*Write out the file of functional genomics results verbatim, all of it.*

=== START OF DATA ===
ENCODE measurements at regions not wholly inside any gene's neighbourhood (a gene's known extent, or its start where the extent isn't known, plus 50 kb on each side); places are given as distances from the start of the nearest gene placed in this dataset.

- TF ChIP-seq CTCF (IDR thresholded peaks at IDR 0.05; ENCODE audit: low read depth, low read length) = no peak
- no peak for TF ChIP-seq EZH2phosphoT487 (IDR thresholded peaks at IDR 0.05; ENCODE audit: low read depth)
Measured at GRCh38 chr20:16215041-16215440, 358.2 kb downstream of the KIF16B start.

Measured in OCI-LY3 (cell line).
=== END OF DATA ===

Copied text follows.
ENCODE measurements at regions not wholly inside any gene's neighbourhood (a gene's known extent, or its start where the extent isn't known, plus 50 kb on each side); places are given as distances from the start of the nearest gene placed in this dataset.

- TF ChIP-seq CTCF (IDR thresholded peaks at IDR 0.05; ENCODE audit: low read depth, low read length) = no peak
- no peak for TF ChIP-seq EZH2phosphoT487 (IDR thresholded peaks at IDR 0.05; ENCODE audit: low read depth)
Measured at GRCh38 chr20:16215041-16215440, 358.2 kb downstream of the KIF16B start.

Measured in OCI-LY3 (cell line).